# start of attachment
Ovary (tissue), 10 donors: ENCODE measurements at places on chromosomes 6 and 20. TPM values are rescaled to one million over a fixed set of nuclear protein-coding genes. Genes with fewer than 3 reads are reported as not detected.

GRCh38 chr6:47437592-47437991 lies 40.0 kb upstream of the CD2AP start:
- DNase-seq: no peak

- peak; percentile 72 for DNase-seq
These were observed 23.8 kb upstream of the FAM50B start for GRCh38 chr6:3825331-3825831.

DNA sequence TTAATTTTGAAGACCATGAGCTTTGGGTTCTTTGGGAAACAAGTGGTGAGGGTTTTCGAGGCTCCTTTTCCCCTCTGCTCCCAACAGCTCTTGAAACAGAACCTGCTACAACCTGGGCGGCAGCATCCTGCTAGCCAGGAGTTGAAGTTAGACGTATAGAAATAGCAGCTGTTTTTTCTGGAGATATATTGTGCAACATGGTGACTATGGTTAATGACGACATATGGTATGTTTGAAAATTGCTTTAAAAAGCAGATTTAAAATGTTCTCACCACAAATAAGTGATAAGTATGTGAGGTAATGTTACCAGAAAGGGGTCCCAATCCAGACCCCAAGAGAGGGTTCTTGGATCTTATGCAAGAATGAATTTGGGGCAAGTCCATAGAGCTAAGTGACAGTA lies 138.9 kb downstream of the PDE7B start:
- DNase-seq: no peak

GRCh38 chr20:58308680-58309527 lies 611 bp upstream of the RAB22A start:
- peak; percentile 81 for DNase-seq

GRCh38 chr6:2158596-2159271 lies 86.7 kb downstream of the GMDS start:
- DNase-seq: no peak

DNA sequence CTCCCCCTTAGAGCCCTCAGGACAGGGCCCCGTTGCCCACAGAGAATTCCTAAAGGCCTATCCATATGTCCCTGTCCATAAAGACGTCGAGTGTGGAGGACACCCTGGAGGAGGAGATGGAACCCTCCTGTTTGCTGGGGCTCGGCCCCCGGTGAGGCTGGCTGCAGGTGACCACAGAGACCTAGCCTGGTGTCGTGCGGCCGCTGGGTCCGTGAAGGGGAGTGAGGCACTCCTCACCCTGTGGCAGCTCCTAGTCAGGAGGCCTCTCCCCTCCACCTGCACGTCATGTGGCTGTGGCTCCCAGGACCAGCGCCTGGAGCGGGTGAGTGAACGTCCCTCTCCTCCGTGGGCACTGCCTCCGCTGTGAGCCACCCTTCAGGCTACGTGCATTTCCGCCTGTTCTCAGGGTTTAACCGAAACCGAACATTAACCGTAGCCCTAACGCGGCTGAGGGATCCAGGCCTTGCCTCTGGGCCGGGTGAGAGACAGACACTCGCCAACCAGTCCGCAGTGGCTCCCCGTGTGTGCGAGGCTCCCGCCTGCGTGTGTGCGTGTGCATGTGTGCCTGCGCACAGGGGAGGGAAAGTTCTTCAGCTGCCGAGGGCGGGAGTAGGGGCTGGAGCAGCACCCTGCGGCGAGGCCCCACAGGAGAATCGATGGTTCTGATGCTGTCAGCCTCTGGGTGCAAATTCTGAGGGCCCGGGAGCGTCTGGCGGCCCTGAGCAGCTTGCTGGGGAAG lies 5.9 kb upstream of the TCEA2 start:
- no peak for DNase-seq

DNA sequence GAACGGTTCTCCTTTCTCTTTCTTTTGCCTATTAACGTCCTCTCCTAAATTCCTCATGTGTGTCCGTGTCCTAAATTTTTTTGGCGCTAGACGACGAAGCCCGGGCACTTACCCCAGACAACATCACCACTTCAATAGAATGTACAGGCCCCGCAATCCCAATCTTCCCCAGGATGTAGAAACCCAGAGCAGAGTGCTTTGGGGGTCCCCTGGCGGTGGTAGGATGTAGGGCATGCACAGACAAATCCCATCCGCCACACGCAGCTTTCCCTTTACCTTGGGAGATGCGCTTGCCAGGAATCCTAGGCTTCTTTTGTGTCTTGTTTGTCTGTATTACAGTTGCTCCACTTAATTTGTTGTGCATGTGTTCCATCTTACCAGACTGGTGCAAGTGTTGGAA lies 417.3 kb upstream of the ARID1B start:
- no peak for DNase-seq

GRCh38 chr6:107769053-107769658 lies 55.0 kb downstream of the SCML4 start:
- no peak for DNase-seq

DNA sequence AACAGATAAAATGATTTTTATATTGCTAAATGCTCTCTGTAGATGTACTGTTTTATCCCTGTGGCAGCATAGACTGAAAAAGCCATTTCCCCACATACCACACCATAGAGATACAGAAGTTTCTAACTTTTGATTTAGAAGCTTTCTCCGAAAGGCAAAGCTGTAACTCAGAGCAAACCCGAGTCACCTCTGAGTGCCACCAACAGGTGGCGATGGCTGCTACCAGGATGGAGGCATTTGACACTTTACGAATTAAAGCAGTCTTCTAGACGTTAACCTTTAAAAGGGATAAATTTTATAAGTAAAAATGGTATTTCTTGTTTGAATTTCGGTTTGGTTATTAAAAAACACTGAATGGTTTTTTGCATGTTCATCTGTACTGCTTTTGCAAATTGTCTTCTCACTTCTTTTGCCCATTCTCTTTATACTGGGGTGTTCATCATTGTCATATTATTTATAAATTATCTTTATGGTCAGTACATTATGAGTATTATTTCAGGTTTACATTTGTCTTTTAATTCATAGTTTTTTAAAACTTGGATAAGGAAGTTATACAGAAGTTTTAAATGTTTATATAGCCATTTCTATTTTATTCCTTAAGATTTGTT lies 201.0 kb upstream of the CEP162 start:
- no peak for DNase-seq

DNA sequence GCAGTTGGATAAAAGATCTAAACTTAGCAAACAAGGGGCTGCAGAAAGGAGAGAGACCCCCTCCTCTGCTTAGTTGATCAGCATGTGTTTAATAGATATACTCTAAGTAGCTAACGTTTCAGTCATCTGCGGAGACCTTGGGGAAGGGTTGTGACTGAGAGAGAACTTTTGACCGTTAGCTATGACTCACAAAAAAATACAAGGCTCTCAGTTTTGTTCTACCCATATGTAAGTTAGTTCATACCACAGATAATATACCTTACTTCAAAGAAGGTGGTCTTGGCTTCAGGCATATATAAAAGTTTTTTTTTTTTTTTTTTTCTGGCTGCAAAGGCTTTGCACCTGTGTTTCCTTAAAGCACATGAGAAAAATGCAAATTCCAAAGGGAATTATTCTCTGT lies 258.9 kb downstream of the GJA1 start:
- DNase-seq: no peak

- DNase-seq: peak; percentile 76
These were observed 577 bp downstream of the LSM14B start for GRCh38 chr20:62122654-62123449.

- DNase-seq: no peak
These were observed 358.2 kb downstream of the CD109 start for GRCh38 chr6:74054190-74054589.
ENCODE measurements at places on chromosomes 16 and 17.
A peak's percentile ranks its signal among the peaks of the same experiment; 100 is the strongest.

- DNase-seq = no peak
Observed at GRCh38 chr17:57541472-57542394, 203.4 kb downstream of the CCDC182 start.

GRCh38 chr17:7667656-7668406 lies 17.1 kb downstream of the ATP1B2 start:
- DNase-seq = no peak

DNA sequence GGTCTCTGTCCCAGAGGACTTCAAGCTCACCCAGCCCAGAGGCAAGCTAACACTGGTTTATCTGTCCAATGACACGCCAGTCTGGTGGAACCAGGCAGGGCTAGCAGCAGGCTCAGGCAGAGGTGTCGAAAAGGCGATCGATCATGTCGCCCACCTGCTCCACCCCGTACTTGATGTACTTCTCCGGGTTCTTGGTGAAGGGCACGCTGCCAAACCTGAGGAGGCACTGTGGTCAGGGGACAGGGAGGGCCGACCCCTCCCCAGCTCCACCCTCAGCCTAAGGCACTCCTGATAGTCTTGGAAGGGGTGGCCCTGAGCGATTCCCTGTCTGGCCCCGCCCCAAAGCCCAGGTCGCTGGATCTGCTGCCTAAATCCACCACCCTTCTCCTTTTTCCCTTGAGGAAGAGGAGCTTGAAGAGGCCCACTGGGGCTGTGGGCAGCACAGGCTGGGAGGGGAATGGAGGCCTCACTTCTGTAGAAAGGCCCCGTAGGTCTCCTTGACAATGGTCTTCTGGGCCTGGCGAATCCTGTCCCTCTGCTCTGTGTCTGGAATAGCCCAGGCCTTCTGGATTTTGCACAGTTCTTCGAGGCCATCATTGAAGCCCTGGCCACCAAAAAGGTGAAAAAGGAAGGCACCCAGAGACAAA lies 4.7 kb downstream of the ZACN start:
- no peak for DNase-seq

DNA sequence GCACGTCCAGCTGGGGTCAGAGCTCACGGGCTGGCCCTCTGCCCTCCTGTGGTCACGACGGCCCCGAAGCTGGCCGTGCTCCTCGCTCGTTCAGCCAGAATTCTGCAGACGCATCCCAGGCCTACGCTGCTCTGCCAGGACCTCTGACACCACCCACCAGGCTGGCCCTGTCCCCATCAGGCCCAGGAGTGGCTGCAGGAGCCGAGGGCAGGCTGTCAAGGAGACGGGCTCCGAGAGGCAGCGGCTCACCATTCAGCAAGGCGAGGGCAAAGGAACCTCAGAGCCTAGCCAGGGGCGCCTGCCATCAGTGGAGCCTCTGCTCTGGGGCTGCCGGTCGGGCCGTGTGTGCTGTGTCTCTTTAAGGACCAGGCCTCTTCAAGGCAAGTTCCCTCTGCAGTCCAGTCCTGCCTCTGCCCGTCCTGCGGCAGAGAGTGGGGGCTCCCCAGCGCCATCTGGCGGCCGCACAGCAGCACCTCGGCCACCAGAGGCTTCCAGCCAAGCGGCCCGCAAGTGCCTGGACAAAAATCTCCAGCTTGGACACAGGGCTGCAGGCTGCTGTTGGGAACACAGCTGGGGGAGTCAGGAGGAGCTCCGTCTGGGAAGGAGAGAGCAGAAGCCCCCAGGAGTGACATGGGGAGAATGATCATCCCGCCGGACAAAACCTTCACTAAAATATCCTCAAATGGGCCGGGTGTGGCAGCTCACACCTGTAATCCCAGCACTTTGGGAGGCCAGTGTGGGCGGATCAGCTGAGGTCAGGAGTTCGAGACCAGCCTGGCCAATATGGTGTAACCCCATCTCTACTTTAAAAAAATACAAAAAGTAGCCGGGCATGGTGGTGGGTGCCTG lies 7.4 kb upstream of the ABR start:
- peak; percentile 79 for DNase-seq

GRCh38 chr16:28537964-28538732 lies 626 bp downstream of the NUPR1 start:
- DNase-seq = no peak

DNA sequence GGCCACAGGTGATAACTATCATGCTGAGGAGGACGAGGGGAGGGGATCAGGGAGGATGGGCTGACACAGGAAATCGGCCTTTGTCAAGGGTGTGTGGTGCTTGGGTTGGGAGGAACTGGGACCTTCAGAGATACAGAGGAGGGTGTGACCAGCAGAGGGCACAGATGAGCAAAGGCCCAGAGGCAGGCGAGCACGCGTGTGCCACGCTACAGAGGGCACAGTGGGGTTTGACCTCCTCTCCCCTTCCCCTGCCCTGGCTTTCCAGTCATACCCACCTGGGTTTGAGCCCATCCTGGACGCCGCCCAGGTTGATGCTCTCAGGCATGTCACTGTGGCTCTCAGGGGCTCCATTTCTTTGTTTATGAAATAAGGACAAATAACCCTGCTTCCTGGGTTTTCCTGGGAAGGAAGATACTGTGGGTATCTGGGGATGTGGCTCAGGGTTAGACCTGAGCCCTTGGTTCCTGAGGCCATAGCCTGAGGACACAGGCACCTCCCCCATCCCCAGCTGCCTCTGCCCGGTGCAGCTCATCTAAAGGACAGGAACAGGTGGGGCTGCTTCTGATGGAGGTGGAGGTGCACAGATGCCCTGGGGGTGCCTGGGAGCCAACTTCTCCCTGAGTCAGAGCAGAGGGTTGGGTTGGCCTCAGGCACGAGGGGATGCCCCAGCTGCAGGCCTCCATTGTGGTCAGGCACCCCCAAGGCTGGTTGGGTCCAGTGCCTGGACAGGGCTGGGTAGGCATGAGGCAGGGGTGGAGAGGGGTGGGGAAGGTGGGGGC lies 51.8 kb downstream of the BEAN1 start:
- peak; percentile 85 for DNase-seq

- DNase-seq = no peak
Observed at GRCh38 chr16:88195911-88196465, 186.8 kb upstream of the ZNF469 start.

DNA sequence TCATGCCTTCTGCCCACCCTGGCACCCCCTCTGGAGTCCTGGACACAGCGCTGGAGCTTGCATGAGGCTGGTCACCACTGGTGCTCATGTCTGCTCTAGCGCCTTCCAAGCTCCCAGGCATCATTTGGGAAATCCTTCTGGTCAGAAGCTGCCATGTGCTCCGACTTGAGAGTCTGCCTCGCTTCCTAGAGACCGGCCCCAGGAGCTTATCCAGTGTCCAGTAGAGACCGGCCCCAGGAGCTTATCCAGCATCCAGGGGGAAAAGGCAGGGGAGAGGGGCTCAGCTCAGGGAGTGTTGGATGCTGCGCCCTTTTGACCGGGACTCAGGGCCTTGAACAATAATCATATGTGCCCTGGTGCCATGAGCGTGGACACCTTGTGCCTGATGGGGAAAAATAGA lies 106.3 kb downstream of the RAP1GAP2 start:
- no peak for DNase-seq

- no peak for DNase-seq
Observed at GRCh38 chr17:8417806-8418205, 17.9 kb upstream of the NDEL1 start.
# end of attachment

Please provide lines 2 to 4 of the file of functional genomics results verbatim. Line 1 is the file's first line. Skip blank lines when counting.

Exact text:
GRCh38 chr6:47437592-47437991 lies 40.0 kb upstream of the CD2AP start:
- DNase-seq: no peak

- peak; percentile 72 for DNase-seq